SALT LAKE CITY — Utah Highway Patrol troopers have made their first arrest under the state’s new lowered DUI threshold.
Utah’s new 0.05-percent blood-alcohol level limit is the lowest in the United States, and has been active since Dec. 31.
The National Transportation Safety Board supports the new limit, saying it would save lives if adopted nationwide. But critics worry it will punish responsible drinkers, hurt Utah’s tourism industry and amplify the state’s alcohol-unfriendly reputation.
Sgt. Nick Street says the Tuesday-morning arrest would have happened before the law went into effect, but the measure makes it more likely that the Wyoming man will face criminal charges.
He says the man was pulled over as he drove home from a rave party after a female passenger reported he had elbowed her in the face.
Street says an initial test showed a blood-alcohol level above .08, but took two hours before he was tested on a Breathalyzer that is admissible in court. He was then measured at .059 percent.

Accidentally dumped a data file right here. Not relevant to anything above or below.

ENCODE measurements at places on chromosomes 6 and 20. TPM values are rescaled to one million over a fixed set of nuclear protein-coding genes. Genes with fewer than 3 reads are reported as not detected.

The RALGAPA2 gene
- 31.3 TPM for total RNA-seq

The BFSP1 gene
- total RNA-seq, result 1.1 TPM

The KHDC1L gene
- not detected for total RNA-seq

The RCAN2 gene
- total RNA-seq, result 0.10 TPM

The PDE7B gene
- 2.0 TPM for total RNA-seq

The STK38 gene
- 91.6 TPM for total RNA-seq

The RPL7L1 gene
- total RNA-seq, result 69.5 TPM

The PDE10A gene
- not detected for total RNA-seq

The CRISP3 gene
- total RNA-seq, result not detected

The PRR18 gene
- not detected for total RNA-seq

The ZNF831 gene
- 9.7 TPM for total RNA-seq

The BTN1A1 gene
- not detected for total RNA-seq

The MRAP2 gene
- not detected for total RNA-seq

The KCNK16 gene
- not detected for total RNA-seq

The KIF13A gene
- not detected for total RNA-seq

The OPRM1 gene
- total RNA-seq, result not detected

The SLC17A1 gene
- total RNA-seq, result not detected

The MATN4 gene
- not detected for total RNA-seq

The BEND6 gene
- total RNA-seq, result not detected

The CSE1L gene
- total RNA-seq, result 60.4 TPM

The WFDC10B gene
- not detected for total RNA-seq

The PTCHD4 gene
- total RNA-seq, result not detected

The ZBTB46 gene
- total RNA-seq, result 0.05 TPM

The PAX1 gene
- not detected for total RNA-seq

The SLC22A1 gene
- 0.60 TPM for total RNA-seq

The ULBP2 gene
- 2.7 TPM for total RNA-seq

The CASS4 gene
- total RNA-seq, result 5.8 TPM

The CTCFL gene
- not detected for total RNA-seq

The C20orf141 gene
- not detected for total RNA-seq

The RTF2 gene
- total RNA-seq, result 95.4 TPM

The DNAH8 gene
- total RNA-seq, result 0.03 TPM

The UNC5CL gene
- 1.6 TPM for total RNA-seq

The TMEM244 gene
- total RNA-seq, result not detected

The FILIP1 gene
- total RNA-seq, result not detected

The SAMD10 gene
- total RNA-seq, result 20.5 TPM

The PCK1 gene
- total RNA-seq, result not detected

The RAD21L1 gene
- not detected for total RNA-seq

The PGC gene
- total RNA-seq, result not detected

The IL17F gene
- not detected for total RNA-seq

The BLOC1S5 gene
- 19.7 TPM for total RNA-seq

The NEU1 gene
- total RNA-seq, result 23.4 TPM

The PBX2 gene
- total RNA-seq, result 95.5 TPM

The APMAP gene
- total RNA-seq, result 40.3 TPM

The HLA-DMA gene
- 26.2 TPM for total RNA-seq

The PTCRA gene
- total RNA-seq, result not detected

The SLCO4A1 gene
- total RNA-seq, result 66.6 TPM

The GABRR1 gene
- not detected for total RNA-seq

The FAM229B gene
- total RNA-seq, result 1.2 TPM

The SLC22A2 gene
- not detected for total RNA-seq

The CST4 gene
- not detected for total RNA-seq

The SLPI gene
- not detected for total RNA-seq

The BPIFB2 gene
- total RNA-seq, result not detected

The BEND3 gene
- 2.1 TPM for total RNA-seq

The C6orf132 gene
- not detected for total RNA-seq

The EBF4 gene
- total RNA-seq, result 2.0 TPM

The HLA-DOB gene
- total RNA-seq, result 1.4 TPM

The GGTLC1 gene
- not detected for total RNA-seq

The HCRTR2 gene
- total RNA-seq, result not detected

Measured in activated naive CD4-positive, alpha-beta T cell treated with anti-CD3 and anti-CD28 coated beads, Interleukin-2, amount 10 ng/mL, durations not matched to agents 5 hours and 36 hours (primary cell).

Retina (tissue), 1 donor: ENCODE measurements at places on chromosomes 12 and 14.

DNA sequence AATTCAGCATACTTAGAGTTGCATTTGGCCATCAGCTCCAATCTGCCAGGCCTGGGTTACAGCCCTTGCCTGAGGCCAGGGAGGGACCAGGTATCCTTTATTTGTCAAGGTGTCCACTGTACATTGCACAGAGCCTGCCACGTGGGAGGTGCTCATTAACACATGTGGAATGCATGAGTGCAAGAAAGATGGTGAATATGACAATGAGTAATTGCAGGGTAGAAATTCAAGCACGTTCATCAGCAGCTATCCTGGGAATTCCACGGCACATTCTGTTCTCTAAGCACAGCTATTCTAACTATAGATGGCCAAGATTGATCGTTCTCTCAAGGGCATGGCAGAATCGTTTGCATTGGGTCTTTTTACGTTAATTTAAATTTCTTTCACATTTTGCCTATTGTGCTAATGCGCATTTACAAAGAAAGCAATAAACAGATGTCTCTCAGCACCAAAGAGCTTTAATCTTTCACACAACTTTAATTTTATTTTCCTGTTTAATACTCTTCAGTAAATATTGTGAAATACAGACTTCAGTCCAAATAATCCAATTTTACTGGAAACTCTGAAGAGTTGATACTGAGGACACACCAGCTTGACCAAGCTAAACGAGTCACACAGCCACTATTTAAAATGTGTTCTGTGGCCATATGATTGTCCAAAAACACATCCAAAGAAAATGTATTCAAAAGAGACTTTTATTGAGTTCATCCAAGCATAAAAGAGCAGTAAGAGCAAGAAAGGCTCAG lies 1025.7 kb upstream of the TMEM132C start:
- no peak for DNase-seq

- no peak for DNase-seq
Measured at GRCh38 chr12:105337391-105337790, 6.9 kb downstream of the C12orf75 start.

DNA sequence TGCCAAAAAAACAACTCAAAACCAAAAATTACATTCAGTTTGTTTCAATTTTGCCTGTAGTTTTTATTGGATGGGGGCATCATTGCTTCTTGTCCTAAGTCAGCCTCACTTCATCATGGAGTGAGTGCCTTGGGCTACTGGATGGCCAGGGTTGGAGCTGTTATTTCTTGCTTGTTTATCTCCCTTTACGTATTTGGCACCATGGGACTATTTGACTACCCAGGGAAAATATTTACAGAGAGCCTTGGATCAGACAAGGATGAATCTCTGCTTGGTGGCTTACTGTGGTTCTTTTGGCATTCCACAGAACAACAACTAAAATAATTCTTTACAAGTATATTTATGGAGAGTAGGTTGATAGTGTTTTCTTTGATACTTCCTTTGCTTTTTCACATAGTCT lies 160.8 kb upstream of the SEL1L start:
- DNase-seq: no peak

Nothing new on New Year’s
Utah Highway Patrol officials said Monday they didn’t make any arrests under a lowered DUI threshold in the first 24 hours after the law took effect.
Eight DUI arrests were made on New Year’s Eve, but all were over the old threshold of 0.08 percent blood-alcohol limit, Highway Patrol Col. Michael Rapich said.
“There are a ton of options out there that don’t involve driving yourself home,” he said.
For Utah lawmakers, the change is a safety measure aimed at encouraging people not to drive at all if they’ve been drinking.
The change was easily approved in 2017 by the Legislature, which is mostly Mormon and mostly Republican, and signed into law by Gov. Gary Herbert, also a Republican and member of The Church of Jesus Christ of Latter-day Saints. The religion teaches its members to abstain from drinking alcohol.
Rapich said troopers aren’t doing anything different and continue to target impaired drivers rather than trying to find drinkers who cross the new threshold.
“We don’t target 0.05, 0.06, 0.077,” Rapich said. “We go out and actively look for opportunities to interdict impaired drivers.”